Patricia McCloskey, who with her husband Mark was charged with "unlawful use of a weapon" after they wielded guns when Black Lives Matter protesters walked by their St. Louis home, played a crucial role setting the stage for the entire convention. Patricia McCloskey told viewers: "What you saw happen to us could just as easily happen to any of you who are watching from quiet neighborhoods around our country," before adding, "Make no mistake: No matter where you live, your family will not be safe in the radical Democrats' America."

McCloskey provided a variation on a theme Trump has repeatedly pounded home on Twitter. Staying within the bounds of coded racial language — barely — Trump warns the "suburban housewives of America" that Joe Biden's support of affordable housing "will destroy your neighborhood and your American Dream. I will preserve it, and make it even better!" Matt Gaetz, a Republican Congressman from Florida, echoed Trump on a future with Biden in the White House: "It's a horror film really. They'll disarm you, empty the prisons, lock you in your home and invite MS-13 to live next door."

In a series of studies published from 2014 to 2018, Maureen A. Craig and Jennifer A. Richeson, professors of psychology at N.Y.U. and Yale, demonstrate how whites, faced with the prospect of becoming a minority, have embraced the Republican Party for institutional protection of their imperiled status.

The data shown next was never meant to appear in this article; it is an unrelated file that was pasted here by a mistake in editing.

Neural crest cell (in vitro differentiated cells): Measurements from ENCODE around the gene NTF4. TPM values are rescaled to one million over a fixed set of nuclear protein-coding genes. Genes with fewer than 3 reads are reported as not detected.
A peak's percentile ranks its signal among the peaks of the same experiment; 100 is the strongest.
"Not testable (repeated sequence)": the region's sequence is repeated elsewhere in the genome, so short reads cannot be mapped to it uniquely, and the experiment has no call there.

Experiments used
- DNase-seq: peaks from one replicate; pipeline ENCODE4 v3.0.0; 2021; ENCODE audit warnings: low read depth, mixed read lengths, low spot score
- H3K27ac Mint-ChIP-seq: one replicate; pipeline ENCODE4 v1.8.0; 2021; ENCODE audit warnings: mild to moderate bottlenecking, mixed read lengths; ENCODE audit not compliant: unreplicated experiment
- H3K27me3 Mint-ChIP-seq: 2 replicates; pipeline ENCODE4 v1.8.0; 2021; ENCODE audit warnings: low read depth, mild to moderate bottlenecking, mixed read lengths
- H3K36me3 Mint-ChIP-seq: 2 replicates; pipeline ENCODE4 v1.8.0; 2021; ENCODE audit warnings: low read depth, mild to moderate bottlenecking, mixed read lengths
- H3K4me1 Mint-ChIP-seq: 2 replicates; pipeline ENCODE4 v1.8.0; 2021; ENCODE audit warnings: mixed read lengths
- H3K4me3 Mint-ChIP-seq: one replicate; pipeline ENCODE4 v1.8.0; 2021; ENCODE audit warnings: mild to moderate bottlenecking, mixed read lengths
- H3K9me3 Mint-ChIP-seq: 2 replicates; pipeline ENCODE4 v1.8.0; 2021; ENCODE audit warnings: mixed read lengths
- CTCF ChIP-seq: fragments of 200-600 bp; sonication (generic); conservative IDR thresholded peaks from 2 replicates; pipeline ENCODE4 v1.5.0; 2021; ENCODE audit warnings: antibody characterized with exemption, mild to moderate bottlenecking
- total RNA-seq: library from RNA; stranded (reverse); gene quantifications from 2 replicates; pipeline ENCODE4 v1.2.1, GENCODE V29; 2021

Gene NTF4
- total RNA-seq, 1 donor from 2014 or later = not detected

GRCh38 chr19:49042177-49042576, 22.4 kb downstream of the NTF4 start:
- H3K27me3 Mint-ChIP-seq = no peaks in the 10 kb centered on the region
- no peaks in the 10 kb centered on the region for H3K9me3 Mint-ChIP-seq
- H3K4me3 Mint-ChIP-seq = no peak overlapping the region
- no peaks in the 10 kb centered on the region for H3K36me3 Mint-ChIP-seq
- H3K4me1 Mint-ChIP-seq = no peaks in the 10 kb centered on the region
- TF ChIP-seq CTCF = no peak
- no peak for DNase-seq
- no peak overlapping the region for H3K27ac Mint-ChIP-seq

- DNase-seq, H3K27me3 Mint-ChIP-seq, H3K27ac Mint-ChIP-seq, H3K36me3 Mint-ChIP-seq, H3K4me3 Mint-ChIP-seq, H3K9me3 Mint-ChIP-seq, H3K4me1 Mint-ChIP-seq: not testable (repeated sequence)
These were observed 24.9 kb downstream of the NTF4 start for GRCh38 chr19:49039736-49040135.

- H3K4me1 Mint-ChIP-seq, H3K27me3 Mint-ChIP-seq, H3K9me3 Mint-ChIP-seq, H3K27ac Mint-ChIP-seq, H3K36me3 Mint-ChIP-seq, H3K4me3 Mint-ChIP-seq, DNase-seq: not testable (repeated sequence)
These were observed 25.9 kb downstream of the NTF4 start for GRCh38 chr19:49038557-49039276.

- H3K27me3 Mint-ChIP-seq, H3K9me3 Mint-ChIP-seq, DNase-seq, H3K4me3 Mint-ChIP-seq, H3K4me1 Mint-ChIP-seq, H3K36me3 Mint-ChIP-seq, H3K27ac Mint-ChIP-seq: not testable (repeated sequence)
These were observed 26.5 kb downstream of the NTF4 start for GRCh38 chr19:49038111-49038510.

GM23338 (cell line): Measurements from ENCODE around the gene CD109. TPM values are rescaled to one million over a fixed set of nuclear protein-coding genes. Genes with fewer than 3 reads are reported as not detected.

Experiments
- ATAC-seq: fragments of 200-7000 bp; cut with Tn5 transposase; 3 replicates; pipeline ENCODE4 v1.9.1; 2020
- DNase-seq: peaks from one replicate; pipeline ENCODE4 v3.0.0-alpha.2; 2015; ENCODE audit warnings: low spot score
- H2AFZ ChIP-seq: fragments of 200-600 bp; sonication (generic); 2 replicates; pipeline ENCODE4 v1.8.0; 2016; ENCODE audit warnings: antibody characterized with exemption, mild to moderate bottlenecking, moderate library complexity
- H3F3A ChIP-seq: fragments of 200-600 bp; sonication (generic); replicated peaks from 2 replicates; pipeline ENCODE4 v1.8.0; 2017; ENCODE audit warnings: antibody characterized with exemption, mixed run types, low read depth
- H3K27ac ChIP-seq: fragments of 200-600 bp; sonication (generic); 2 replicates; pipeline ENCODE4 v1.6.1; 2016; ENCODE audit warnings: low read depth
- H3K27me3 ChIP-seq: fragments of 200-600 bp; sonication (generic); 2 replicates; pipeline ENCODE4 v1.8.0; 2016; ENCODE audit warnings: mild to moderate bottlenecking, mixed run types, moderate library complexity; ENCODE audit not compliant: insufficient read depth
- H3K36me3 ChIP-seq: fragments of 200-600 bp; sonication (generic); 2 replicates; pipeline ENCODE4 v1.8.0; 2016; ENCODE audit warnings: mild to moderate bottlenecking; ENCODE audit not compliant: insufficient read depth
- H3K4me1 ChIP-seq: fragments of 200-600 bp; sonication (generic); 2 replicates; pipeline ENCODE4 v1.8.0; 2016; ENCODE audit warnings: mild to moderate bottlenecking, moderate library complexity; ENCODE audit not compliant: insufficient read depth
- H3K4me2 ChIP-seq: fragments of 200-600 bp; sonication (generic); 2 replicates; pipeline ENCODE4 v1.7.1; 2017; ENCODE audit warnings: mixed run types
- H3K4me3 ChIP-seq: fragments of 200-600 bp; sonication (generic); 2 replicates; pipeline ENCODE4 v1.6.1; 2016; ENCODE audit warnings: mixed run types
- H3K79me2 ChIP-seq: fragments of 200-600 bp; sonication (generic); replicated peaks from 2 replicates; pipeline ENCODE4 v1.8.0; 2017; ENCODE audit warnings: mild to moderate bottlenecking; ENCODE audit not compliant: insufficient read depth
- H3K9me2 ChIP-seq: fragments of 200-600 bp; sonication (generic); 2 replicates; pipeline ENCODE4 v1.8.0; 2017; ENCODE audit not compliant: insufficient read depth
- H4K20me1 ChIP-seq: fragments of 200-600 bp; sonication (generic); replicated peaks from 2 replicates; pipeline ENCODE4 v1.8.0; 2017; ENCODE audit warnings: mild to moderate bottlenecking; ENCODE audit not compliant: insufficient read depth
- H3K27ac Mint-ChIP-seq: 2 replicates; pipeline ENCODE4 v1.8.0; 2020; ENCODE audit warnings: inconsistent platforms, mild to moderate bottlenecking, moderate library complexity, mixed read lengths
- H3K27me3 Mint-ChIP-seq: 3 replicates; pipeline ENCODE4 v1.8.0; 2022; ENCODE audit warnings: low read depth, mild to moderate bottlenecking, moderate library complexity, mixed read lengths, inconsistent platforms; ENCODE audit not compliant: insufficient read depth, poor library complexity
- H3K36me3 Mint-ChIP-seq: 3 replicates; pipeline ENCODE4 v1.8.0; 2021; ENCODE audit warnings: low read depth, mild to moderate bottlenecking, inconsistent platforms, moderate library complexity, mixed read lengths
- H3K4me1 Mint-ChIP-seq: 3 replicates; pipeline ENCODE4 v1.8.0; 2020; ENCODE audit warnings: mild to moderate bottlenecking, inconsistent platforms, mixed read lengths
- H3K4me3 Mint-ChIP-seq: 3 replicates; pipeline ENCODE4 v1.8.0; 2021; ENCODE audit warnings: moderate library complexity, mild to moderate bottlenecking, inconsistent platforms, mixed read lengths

In their 2014 paper, "On the Precipice of a 'Majority-Minority' America: Perceived Status Threat From the Racial Demographic Shift Affects White Americans' Political Ideology," Craig and Richeson took a national sample of whites who said they were unaffiliated with either political party and broke them into two groups.
One group was asked "if they had heard that California had become a majority-minority state," thus making the issue of white minority status salient, and the other was asked "if they had heard that Hispanics had become roughly equal in number to Blacks nationally," with no reference to the status of whites.

At the end of the survey, participants were asked whether they leaned toward either party. Those who had been informed about the minority status of whites in California said they leaned to the Republican Party by a margin of 45-35. Those who had not been informed of whites' minority status leaned to the Democratic Party 40.5 to 24.3.